--- 261 films remaining ---

Tuesday, April 6, 2021

The Tin Drum (1979, Volker Schlöndorff)

Quest Status: 737 / 1000

TSPDT Rank #774

Based on a towering literary classic by Nobel Prize winner Günter Grass, The Tin Drum starts from absurdity and builds to insanity, conveying the inexplicability of fascism. It follows a boy named Oskar, the son of an incestuous nymphomaniac conceived from a potato field tryst between a peasant woman and an arsonist. Oskar stops growing at the age of three out of disgust with the adult world, a conscious decision that he disguises by throwing himself down the cellar stairs. Even at birth, he has the body of a six-year-old, which never seems to grow or change, even after his fateful third birthday.

His third birthday is notable, not only for his portentous fall, but for the present that he receives from his mother: a red and white tin drum. He carries it with him everywhere, and whenever some poor soul tries to take it away from him, he screams bloody murder--shattering everything from his teacher’s glasses to cathedral windows across the street. In this way, he soon learns that he can control the adults around him. As he grows older, everyone continues to treat him like a toddler, although he becomes more intelligent and aware of the world around him than he lets on.

At first, we sympathize with Oskar. The world around him is certainly worthy of disgust--even before the Nazis come to the forefront. Director Volker Schlöndorff does his best to make everything seem sick, never shying away from an opportunity to make the viewer uncomfortable. Oskar’s birth is a hellish nightmare vision, and his mother’s incestuous philanderings with her Polish cousin are sweaty and filthy affairs--as far from erotic as possible. Later, during a seaside family outing, Oskar and his parents watch a fisherman haul in a horse head infested with countless squirming eels. His mother vomits, the father takes the eels home and cooks them--only able to convince his wife to eat them after her cousin pleasures her to stop her from crying.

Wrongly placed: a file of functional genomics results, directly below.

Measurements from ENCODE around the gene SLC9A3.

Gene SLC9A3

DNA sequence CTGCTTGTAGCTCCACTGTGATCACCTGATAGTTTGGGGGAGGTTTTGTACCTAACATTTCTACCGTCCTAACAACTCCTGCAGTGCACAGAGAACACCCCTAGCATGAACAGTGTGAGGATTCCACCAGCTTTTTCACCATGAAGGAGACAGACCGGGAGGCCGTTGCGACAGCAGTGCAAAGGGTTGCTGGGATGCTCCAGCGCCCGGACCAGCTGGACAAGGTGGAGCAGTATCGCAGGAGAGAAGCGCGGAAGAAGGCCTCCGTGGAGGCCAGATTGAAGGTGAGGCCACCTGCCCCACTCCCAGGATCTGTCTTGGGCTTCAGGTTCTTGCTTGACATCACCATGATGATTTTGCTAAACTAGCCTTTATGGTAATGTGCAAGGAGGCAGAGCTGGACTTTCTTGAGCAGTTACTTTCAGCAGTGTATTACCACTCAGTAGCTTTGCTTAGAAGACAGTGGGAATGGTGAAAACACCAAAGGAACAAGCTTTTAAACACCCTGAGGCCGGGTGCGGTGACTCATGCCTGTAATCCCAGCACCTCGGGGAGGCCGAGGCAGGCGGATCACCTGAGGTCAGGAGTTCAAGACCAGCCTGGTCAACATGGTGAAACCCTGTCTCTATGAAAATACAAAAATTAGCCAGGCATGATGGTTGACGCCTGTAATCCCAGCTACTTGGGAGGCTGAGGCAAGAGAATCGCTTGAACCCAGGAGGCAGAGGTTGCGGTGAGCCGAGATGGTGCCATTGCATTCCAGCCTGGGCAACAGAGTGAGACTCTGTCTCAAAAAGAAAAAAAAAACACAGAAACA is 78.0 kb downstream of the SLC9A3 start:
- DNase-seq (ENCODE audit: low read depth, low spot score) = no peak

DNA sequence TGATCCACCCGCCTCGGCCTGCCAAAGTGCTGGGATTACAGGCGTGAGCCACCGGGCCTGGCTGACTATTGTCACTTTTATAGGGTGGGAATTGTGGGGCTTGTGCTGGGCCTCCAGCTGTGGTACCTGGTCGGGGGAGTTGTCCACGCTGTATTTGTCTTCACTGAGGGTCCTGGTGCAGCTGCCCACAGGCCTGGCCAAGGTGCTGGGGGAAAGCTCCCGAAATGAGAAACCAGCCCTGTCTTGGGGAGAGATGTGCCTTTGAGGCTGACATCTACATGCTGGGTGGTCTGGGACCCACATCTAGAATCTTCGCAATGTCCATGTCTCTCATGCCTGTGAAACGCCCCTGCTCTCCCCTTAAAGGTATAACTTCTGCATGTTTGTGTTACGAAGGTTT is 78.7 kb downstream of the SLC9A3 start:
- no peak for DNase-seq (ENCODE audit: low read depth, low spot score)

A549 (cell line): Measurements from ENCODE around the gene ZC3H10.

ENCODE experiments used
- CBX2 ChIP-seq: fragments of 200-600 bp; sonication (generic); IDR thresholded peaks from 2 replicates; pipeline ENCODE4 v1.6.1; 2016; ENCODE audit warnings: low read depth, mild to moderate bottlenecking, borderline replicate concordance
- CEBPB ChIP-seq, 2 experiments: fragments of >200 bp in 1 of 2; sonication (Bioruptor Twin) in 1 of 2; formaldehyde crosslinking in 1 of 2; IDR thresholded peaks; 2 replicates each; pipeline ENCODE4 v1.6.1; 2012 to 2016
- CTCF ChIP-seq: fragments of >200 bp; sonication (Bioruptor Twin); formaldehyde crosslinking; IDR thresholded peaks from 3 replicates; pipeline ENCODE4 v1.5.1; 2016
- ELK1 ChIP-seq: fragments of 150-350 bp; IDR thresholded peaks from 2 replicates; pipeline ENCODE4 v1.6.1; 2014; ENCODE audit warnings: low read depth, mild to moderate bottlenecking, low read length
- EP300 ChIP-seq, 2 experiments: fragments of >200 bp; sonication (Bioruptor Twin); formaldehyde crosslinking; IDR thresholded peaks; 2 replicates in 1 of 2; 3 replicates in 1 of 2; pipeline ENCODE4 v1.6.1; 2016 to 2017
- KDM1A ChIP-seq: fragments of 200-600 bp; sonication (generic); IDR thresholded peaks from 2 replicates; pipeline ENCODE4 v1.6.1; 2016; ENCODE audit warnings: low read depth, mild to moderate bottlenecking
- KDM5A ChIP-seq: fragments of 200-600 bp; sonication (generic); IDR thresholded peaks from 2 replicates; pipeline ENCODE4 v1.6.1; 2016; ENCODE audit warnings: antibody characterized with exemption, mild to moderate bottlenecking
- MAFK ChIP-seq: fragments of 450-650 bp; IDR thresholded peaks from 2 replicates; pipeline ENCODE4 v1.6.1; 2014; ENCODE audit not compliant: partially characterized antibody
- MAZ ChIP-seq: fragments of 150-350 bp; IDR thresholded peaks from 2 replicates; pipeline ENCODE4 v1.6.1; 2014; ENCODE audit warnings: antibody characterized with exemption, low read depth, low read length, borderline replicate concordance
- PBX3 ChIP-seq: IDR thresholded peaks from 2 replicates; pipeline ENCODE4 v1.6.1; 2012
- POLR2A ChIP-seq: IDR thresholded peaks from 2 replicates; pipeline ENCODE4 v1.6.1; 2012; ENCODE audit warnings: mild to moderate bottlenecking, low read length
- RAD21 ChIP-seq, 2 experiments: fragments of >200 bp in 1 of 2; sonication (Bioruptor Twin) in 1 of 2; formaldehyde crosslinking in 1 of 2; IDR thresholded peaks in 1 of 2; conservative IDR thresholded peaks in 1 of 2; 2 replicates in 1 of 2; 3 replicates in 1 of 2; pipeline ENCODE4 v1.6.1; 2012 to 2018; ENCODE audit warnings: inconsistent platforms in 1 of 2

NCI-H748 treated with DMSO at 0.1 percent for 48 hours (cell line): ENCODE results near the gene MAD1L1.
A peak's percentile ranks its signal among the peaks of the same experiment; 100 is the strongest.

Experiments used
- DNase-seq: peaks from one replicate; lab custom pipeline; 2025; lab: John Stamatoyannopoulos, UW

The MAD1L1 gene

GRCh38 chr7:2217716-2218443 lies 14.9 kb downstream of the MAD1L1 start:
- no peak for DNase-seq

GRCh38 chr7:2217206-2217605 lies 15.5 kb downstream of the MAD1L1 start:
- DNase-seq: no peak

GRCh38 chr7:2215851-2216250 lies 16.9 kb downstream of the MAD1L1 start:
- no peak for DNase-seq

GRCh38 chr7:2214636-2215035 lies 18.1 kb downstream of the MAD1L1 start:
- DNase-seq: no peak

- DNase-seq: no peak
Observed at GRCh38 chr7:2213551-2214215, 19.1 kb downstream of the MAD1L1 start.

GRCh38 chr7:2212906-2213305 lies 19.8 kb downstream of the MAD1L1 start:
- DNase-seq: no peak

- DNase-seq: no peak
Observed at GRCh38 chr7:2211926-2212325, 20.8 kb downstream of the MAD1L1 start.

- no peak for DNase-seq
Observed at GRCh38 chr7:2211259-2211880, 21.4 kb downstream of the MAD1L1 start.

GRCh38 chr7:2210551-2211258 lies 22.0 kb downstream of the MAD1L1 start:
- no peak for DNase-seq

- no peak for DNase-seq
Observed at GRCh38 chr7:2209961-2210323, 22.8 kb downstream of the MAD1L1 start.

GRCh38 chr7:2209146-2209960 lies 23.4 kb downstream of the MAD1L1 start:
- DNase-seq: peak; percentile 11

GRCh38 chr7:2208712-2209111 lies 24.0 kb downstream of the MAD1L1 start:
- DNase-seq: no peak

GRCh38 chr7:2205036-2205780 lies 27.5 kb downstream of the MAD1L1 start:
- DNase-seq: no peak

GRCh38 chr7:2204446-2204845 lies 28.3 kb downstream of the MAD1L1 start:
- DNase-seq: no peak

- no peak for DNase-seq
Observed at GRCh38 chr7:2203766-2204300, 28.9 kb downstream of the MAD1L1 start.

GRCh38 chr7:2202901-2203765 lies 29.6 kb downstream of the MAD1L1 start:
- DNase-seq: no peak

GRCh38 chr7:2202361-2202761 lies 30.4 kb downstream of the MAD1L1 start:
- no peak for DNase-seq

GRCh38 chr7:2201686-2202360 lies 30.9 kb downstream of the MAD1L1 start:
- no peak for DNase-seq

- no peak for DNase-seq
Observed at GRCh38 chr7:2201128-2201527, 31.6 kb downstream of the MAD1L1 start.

However, as Oskar grows older, we see that his stunted physical growth cannot prevent him from being corrupted by the adult world. After his mother dies from overdosing on raw fish, his grandmother brings in a 16-year-old girl named Maria to help at his father’s grocery store. Being 16 himself, Oskar is filled with lust for the pretty Maria, first feeding her sherbet powder made fizzy with his spit before attempting to seduce her. He’s filled with jealousy when his father also becomes sexually involved with the underage Maria, revealing a monstrous rage that shows that he is capable of just as much cruelty as the adults around him.

But let’s not forget Oskar’s trademark tin drum, often seen as an instrument of protest against the rise of Fascism. Maybe this is the case when Oskar disrupts a Nazi rally by leading the band away from their rigid march into a swinging Blue Danube waltz, to the great distress of the Reich dignataries in attendance. But what about when Oskar joins a troupe of dwarfs in performing for the Nazi occupation forces in France, even looking on as the soldiers gun down a group of nuns collecting shellfish on the beach at Normandy? The film’s central allegory is clearly more complicated and ambiguous than it’s usually made out to be, although its unflinching view of fascism and innocence corrupted gets closer to the soul of Nazism than most films about the era have ever dared.